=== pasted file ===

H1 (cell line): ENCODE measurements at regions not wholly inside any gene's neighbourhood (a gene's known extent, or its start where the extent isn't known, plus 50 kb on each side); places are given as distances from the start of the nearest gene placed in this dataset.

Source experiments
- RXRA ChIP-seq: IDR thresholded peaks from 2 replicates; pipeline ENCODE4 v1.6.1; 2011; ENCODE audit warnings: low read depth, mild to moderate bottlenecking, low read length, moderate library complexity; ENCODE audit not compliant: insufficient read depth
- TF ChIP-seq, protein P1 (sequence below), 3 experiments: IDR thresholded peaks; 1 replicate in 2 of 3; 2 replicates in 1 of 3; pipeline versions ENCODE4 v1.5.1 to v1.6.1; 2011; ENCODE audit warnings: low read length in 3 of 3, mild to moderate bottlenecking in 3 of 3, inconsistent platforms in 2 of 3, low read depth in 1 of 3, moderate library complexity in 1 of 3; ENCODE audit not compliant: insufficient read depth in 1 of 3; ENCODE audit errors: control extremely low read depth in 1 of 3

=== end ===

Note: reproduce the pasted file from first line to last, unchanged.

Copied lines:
H1 (cell line): ENCODE measurements at regions not wholly inside any gene's neighbourhood (a gene's known extent, or its start where the extent isn't known, plus 50 kb on each side); places are given as distances from the start of the nearest gene placed in this dataset.

Source experiments
- RXRA ChIP-seq: IDR thresholded peaks from 2 replicates; pipeline ENCODE4 v1.6.1; 2011; ENCODE audit warnings: low read depth, mild to moderate bottlenecking, low read length, moderate library complexity; ENCODE audit not compliant: insufficient read depth
- TF ChIP-seq, protein P1 (sequence below), 3 experiments: IDR thresholded peaks; 1 replicate in 2 of 3; 2 replicates in 1 of 3; pipeline versions ENCODE4 v1.5.1 to v1.6.1; 2011; ENCODE audit warnings: low read length in 3 of 3, mild to moderate bottlenecking in 3 of 3, inconsistent platforms in 2 of 3, low read depth in 1 of 3, moderate library complexity in 1 of 3; ENCODE audit not compliant: insufficient read depth in 1 of 3; ENCODE audit errors: control extremely low read depth in 1 of 3